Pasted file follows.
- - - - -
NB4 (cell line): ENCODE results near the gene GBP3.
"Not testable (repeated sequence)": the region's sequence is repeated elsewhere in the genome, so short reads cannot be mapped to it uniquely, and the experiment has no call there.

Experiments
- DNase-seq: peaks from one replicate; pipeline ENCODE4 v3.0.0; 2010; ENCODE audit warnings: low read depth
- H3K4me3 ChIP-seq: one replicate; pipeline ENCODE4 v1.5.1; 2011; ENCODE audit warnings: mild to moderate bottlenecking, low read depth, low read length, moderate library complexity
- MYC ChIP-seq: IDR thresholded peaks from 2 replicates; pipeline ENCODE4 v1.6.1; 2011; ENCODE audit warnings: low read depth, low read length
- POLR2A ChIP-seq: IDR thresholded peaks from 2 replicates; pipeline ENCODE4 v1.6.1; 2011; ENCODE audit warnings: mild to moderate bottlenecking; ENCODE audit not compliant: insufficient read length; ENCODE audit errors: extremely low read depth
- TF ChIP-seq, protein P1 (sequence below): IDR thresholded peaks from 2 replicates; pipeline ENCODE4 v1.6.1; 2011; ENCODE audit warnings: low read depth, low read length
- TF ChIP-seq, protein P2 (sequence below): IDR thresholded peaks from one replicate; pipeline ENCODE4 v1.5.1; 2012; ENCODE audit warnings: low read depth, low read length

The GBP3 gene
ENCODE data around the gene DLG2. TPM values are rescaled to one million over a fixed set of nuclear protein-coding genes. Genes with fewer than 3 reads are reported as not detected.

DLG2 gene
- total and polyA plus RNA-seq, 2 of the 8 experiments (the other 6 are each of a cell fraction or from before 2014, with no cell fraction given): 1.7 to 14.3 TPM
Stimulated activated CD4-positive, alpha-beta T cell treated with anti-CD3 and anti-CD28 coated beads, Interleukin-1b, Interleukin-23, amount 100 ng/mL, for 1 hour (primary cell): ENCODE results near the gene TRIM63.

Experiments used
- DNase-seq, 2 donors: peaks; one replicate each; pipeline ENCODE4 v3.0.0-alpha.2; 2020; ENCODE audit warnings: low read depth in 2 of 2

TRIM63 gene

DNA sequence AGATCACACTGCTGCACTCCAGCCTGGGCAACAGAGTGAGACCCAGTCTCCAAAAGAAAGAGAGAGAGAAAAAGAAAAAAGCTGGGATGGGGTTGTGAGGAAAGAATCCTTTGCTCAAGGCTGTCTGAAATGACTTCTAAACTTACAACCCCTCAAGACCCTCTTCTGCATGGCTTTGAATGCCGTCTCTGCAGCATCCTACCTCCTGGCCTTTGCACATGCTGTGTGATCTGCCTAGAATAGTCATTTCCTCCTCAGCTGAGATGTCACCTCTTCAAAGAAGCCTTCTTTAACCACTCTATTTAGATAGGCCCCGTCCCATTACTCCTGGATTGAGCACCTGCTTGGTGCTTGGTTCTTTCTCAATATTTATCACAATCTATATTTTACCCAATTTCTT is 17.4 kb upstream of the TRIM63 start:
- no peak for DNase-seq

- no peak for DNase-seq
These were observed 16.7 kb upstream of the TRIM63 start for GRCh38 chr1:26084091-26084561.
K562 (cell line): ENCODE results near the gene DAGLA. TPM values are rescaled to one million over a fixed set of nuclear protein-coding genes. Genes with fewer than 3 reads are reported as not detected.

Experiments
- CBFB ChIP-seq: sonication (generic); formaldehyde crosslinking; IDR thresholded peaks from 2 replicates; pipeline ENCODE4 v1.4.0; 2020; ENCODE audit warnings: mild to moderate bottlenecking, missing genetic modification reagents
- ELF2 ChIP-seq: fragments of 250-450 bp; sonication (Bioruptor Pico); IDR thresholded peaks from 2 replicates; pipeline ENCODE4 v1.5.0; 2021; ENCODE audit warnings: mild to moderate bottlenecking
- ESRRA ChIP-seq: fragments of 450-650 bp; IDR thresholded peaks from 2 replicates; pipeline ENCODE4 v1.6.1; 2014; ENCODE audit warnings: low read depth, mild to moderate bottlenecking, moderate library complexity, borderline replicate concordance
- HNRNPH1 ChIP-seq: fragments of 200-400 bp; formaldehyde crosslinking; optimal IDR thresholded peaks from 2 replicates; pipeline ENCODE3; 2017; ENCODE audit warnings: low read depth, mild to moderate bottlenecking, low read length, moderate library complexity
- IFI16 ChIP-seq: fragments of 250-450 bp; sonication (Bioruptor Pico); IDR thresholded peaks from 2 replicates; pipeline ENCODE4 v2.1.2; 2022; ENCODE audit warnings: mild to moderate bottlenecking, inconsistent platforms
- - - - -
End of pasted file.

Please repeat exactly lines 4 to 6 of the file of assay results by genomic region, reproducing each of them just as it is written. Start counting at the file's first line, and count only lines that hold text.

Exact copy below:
- DNase-seq: peaks from one replicate; pipeline ENCODE4 v3.0.0; 2010; ENCODE audit warnings: low read depth
- H3K4me3 ChIP-seq: one replicate; pipeline ENCODE4 v1.5.1; 2011; ENCODE audit warnings: mild to moderate bottlenecking, low read depth, low read length, moderate library complexity
- MYC ChIP-seq: IDR thresholded peaks from 2 replicates; pipeline ENCODE4 v1.6.1; 2011; ENCODE audit warnings: low read depth, low read length